Okay, so I had no idea when I met Lisa-Jo for the first time seven years ago in the Dallas Airport that she would become like a Jonathan heart friend to me. No idea that we would share our lives day in and day out with each other, be there in a thousand little ways for each other every day, share our sofas and our tears and our prayers with each other, and if ever there was a woman I trust to write a book about friendship, it’s this woman who has lived daily real-life, everyday, Jonathan-friendship with me, for years. I’d be kinda lost without her. I’m just flat-out saying it: her book, Never Unfriended, this is The Ultimate Book on Friendship — and at the end of our lives, how we’ve learned to be a good friend, determines who shows up at our deathbeds. This is the stuff that really matters the very most — koinonia. I want to hand out these words, this book, to every woman I know. In a divided world, if ever there was a time for a book about the lasting and holy impact of friendship, that time is now. It’s the craziest, wildest grace to welcome Lisa-Jo to the farm’s front porch today…
I was woken up at 4:45 yesterday morning by my middle child announcing to the darkened room that he’d had a bad dream.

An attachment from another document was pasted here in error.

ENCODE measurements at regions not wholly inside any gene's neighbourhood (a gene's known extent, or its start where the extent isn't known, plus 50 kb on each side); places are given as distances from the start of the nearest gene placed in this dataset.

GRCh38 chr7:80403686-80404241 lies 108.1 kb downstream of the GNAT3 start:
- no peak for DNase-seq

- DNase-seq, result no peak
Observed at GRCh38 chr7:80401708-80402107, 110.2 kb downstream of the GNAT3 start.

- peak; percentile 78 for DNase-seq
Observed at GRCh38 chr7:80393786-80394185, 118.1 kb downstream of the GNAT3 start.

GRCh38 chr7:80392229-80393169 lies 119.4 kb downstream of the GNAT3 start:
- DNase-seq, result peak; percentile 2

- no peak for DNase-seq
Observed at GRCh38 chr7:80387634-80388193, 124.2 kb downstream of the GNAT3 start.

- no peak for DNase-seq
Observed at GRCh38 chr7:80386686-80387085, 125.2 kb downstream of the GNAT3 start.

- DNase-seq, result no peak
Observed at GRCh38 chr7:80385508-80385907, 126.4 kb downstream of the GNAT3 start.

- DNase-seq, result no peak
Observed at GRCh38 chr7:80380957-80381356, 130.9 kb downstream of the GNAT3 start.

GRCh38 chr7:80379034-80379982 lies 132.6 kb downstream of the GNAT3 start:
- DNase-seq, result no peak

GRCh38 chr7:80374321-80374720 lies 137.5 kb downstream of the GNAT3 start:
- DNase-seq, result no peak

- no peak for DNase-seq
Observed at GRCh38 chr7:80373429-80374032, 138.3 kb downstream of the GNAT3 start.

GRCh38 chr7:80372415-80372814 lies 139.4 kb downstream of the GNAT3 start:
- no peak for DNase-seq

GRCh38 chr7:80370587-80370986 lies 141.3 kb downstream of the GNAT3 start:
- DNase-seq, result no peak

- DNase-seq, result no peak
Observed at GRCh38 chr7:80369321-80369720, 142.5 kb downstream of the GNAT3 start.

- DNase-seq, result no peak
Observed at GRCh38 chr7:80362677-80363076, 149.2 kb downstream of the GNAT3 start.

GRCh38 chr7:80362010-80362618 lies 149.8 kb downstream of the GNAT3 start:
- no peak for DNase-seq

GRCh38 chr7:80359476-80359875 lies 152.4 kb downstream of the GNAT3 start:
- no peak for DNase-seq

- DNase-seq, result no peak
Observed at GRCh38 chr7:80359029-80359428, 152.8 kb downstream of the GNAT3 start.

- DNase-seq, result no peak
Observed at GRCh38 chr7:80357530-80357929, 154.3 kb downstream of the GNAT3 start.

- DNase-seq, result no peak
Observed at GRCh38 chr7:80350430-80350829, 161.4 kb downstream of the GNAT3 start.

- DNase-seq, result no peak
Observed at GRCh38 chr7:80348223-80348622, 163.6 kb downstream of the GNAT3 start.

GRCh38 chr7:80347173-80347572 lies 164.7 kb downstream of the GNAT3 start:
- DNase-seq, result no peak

About Bigfoot. Again.
After we’d all taken the opportunity to go to the bathroom, have a sip of water, add an extra blanket to the bed, I found I couldn’t fall back asleep.
In that pre-dawn window of skies that are still dark and a subconscious that is sleepily awake, I wandered into the dangerous territory some of you might also find familiar.
That place between sleeping and waking when our thoughts spiral in on themselves and we re-play all the worst conversations and hardest misunderstandings of the last few days, weeks, months or years.
My brain doesn’t seem to be consistent when it comes to timelines.
It simply picks the most painful things that have happened to me and then puts them on a continuous loop in my head. It’s as awesome as it sounds.